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Questions on Temp Agency Laws

Temporary work agencies, also referred to as temp agencies, find and retain employees willing to work in temporary employment. Temporary work agencies may differ from recruitment agencies in that they place employees for a limited period. These employees —called freelancers, consultants, or interim employees—may work full-time or part-time and may even receive company benefits. Temp agencies may specialize in a certain field of work or profession such as the health care industry, industrial labor, secretarial jobs, security staffing or housekeeping. Often they keep a database of professionals who are contacted when there is job availability. Temporary employees are employed by the agency and not the firm hiring them for work. Conflicts of discrimination arise when temporary employment is terminated without notice. Below, Legal Experts answer some of the top questions on temp agencies to help you understand the law and your rights in such situations.

As a temporary employee, I have worked 40 hours a week at my present company for a year. However, I was paid for the first six months by my temp agency and the next six months by the company I work with. Am I eligible for FMLA benefits?

The Family Medical and Leave Act (FMLA) applies to all companies, whether public or private, with 50 or more employees. Employees are entitled to 12 weeks of unpaid leave each year for any serious medical condition of the employee or his/her immediate family member, birth and care of an employee’s newborn child or placement of a child with the employee for adoption or foster care. To avail FMLA, an employee must have logged in at least 1,250 hours in a 12-month period prior to requesting leave.

In your case, while you have been paid by different parties, the law would typically see them as agents of one another and, for all practical purposes, they would serve as one company. If you have met the requirements of the Act, you would be eligible for benefits.

The temp agency that provides my company with staffing services says that I may not fire an employee without issuing three warning notices. Is this legal?

You may be facing this situation because of the contract you entered into with the temp agency. Such contracts may detail how you treat their employees, as well as terms of employment and termination. Typically, the employee has agreed to the conditions laid down by the temp agency, which you as a company agree to when you sign them on. You may have to move to another temp agency that matches your policies if you don’t agree with the terms in the contract.

After my temporary job through a temp agency ended, I was offered a position by the same company in another department. However, I was told that I cannot be hired by the company for another year, unless it pays a fee to the temp agency. Is this legal?

Legally, a temp agency may include a provision in the contract that demands a fee for hiring a temporary employee for a permanent position within the same company that employs him or her. Some temp agencies also include a provision where, if the temporary employee is hired by the company permanently, the fee is either reduced or waived. In any case, the contract your agency has entered into with the company will hold forth. You may approach the company that wants to hire you and ask if they are willing to pay the fee to your temp agency.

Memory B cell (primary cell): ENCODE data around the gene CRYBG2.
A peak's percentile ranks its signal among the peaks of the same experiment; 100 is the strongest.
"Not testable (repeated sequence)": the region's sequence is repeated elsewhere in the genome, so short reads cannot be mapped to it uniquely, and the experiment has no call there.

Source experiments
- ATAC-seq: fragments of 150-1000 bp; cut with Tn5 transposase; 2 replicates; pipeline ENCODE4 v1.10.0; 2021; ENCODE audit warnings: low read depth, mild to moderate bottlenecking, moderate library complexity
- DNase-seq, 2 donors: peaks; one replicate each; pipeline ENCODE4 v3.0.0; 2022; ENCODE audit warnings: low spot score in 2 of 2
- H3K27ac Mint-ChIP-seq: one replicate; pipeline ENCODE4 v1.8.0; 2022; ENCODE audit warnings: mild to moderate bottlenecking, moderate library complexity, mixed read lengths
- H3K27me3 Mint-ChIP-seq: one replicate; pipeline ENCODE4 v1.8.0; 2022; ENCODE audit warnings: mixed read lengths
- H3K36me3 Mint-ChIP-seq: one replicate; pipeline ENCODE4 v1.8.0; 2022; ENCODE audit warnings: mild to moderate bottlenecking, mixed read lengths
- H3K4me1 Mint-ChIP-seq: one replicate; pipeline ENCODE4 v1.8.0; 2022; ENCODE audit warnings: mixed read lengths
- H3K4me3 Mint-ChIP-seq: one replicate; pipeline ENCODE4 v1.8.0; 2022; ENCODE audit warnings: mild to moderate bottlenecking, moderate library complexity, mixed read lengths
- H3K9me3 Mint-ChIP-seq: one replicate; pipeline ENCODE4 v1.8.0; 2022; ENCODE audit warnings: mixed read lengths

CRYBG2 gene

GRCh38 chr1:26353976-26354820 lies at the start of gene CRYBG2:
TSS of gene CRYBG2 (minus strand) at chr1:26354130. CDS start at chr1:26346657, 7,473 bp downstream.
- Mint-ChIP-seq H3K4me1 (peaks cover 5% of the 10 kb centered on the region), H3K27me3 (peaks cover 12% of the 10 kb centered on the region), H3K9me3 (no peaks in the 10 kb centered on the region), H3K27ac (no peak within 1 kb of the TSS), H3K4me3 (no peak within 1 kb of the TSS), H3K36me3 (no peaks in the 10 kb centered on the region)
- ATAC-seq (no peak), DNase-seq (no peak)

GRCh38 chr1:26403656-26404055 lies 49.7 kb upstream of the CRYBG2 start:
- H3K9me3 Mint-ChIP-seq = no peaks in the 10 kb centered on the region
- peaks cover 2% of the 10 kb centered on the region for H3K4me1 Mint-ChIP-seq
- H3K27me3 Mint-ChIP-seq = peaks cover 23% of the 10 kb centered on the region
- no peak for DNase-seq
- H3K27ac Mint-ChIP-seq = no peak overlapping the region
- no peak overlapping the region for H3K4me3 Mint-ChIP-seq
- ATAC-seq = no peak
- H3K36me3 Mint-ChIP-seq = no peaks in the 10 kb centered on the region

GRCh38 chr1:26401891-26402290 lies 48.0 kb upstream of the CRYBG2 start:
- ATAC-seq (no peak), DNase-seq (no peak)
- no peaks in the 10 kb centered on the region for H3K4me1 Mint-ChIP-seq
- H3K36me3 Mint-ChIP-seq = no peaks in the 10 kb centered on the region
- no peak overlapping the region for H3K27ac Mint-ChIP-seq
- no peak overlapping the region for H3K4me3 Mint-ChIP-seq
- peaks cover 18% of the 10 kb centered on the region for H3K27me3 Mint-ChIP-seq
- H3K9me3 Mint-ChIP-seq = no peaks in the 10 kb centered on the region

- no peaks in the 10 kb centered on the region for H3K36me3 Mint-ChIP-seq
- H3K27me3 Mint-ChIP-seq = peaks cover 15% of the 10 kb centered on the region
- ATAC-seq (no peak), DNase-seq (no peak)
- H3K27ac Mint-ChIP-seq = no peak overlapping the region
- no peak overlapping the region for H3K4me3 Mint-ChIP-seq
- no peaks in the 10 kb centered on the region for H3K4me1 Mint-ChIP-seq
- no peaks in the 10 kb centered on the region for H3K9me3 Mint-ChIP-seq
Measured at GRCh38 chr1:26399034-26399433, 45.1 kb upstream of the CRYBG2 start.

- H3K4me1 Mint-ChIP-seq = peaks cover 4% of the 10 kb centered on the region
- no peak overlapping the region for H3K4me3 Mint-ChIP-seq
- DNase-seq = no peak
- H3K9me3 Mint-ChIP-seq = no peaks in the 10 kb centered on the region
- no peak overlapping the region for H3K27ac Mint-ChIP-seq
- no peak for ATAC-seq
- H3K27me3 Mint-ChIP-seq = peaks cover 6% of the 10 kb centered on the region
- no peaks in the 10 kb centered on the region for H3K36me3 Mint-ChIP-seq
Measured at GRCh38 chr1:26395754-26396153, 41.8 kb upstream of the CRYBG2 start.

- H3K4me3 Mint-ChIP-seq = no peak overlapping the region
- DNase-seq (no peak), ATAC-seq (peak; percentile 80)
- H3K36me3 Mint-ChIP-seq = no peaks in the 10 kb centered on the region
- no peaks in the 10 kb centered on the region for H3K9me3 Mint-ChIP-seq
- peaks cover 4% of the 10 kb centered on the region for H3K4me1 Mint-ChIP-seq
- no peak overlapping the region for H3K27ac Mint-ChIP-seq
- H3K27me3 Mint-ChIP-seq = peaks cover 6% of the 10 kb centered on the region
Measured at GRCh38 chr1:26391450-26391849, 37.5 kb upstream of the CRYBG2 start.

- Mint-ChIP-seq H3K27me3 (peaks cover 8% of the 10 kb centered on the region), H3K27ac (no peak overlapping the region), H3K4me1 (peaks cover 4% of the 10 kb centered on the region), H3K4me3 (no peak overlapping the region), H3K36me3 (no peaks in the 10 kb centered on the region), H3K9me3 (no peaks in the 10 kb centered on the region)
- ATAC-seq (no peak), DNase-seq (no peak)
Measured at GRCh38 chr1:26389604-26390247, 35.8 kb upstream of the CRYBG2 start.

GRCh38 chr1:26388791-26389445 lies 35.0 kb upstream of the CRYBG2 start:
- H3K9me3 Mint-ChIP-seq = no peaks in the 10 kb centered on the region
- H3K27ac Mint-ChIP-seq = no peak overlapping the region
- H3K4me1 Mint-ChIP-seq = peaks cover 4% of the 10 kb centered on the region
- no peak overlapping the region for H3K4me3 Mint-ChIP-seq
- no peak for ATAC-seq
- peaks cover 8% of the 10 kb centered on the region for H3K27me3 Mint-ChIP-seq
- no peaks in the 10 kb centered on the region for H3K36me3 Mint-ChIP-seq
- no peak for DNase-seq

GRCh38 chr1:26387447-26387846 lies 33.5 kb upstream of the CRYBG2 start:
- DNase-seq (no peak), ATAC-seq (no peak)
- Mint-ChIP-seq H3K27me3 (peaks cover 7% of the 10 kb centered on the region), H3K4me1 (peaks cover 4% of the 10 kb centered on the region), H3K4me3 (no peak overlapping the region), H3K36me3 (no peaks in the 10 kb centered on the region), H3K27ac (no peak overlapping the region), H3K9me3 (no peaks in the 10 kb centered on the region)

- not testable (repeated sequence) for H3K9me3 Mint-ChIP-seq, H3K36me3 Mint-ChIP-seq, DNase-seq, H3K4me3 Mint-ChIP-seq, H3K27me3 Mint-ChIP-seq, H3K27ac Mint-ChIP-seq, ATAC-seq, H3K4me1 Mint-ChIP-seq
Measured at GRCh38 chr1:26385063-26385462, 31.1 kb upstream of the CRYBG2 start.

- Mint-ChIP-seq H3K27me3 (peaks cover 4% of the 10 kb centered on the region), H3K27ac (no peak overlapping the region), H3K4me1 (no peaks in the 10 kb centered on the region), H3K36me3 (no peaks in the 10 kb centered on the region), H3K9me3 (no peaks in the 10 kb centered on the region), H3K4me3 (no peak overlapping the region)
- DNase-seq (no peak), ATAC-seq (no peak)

The company in Tennessee, where I was placed by my temp agency, offered me a full-time position. Later, they put me in a full-time position on a 30-day trial basis. Now, I’ve been told that they are not hiring immediately, but I may continue working full-time on a temp basis with temp pay. What’s my legal recourse?

In Tennessee, you are an employee at-will, which means that you may be hired at any time and fired for any or no reason. It also means that an employer has the right to decide whether or not to hire you. Merely offering you a job does not bind them to a contract. There is no law that can make them hire you in any other manner than the existing position offered by them.

I work for a healthcare provider through a temp agency. However, when I pointed out discrepancies in their claims processing stating that it violated the law, they fired me. Isn’t this illegal?

Under the law, it is illegal to fire any employee who reports suspected law violations. For that reason, you may have a retaliation complaint against the company for reporting what you believed is against the law. However, there may be a slight complication as you are an employee of the temp agency and not the company. You may, of course, argue that you were a borrowed or shared employee. It may be better for you to hire a local employment attorney who would assess the facts and help you with a future course of action. Additionally, you may notify the State Department of Health and Hospitals and the State Insurance Commissioner of the suspected violations.

Companies hiring employees through temp agencies are allowed to terminate them at will, even in the middle of the projected time-frame of an assignment. Besides, there are also cases where temp agencies with less repute hire professionals without fully checking their credentials, leading to termination of employment. Such instances may lead to employees questioning the legality of the termination. It is best to contact Legal Experts for assistance to review the merits of the case.
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